The Commission's proposal for a standard EU travel document, to speed up the process of returning non-EU nationals who stay "irregularly" in EU member states without valid passports or identity cards, was endorsed by Civil Liberties Committee MEPs on Monday. Members highlight that many EU countries are currently facing serious difficulties in returning these residents to their home countries in a safe and lawful way.
The text, drafted by Jussi Halla-aho (ECR, FI) and approved by 39 votes in favour to 9 against, with 2 abstentions, points out that the destination countries acceptance of the substitute documents used by member states today is low, for reasons that include inadequate security details and varying formats. The lack of valid travel documents issued by some third countries is also a major obstacle to a successful return process, say MEPs.
"The low enforcement-rate of return decisions is detrimental to the credibility and legitimacy of the European asylum and immigration policy in the eyes of our citizens, and it also encourages abuse of the asylum system. While the common European travel document for the return of illegally staying third-country nationals is no magic solution, it is one small piece in the puzzle and one step in the right direction", said Mr Halla-aho.
Improved security details and less red tape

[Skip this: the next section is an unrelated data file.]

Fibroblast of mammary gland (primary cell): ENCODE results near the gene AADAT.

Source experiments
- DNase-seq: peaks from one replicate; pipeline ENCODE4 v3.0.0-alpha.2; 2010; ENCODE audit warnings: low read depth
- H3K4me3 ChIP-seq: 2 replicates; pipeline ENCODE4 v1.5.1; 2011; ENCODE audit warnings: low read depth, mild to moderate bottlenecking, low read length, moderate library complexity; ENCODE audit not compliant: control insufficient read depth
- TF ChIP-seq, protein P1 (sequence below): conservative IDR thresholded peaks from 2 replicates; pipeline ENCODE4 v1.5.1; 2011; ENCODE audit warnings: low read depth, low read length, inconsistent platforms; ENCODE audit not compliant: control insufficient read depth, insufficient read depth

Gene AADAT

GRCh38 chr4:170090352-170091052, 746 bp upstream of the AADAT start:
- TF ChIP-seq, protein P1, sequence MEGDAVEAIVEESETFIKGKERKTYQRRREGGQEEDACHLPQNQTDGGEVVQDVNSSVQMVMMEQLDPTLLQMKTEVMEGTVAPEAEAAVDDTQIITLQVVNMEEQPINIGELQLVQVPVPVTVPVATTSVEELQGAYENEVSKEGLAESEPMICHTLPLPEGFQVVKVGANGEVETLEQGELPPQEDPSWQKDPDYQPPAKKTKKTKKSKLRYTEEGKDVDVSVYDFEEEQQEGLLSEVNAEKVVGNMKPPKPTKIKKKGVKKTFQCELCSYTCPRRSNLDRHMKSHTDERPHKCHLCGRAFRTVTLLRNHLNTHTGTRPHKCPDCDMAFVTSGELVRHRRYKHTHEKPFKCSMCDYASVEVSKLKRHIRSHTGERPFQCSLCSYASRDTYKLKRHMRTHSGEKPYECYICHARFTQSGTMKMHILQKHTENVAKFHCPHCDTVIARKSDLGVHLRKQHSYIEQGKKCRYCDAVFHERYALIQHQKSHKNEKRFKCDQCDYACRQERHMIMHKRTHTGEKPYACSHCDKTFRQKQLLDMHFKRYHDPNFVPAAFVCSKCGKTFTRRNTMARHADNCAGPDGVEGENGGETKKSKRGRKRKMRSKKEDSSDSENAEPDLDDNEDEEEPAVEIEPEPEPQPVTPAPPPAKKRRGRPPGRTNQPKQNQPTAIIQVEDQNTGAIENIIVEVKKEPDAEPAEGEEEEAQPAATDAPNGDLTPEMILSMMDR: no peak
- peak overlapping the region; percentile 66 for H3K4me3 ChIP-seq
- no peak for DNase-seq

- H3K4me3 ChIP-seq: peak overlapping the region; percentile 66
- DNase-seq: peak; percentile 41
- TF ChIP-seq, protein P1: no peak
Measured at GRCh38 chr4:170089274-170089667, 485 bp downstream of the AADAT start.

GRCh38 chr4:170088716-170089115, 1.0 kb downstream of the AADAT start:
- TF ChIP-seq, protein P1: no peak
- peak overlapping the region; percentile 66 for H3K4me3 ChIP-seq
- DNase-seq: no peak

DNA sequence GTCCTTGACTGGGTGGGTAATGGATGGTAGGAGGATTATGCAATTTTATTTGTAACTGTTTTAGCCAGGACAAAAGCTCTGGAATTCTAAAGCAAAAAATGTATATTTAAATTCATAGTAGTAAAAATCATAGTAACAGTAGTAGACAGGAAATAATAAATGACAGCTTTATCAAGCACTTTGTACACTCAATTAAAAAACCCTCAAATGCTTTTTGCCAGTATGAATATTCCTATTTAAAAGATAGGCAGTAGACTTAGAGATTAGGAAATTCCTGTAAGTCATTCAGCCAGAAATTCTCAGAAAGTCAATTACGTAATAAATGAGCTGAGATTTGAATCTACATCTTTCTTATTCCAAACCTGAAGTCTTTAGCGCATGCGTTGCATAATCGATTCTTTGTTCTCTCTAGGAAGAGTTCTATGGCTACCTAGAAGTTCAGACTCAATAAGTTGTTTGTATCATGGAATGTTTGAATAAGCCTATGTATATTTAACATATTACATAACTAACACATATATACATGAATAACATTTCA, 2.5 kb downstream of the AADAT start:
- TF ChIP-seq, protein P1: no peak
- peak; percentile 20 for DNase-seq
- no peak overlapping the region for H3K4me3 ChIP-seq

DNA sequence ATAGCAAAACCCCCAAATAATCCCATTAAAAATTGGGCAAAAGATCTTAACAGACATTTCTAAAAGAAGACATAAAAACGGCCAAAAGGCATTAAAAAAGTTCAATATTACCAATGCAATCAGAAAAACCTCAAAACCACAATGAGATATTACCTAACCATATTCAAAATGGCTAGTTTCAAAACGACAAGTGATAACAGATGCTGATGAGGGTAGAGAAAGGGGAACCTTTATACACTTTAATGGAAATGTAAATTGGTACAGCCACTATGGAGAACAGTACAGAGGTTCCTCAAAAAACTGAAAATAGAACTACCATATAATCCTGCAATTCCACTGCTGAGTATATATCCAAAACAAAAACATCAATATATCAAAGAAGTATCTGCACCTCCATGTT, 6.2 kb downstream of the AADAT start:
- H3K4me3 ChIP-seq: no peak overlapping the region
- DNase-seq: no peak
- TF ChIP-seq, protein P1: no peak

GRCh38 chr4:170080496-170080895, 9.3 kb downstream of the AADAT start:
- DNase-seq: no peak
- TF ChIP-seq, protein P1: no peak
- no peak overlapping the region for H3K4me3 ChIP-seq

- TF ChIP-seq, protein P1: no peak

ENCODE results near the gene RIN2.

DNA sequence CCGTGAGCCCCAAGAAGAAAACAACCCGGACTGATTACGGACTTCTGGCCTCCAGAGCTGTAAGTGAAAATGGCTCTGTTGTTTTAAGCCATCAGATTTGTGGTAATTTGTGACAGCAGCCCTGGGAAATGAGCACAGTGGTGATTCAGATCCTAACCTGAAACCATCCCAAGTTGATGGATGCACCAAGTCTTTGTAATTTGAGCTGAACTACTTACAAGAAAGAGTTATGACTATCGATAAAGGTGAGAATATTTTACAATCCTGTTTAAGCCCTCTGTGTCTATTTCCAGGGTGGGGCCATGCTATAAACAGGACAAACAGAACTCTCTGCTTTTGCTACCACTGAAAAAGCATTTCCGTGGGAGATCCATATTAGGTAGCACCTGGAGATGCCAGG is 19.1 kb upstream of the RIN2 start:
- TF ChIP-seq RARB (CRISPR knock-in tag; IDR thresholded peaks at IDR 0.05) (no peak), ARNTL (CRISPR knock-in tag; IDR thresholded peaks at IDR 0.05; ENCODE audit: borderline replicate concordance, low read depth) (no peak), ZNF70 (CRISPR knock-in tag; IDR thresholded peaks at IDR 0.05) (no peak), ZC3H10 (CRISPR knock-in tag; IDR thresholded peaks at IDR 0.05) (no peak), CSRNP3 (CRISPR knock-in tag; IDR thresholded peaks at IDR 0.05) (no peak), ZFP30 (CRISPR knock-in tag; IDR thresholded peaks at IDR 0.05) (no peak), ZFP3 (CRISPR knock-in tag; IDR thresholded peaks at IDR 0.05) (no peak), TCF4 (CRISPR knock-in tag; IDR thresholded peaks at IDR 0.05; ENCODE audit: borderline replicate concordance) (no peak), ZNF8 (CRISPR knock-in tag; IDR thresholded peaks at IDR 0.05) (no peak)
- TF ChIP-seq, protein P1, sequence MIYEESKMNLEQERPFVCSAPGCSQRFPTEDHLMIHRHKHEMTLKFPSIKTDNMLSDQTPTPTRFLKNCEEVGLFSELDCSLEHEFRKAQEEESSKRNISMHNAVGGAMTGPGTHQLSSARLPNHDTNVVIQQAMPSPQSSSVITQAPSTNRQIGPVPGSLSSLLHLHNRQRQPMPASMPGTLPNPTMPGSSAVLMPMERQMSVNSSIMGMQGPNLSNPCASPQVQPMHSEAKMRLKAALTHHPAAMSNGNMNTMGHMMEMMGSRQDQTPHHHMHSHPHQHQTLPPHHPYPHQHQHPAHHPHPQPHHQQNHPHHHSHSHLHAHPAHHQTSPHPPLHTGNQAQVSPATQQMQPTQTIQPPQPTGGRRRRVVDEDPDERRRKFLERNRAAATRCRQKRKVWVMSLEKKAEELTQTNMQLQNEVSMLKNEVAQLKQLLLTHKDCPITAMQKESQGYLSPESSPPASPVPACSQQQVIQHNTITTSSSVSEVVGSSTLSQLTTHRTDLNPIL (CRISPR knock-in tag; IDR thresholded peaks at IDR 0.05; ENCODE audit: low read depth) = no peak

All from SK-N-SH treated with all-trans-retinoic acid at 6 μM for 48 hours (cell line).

The proposal would produce a common format for the European travel document. Its new technical details would also include personal information such as name, age, gender and distinguishing marks as well as a passport photograph, in order to combat counterfeiting and falsification.
By using the same security features laid down in 2002 for visas issued by EU countries to residents without valid travel documents, the document’s recognition should be enhanced and the administrative burdens reduced for both EU and destination countries’ authorities, according to the proposal.
Finally, MEPs call on the EU and member states to promote the use of this harmonised document in the context of readmission agreements reached with third countries.
The new Regulation would also have to be agreed with the Council, using the ordinary legislative procedure, before it can enter into force.
Note to editors
The Civil Liberties Committee also debated separate amendments to a legislative proposal to determine an EU list of safe countries of origin. You can review the video recording of the discussion here.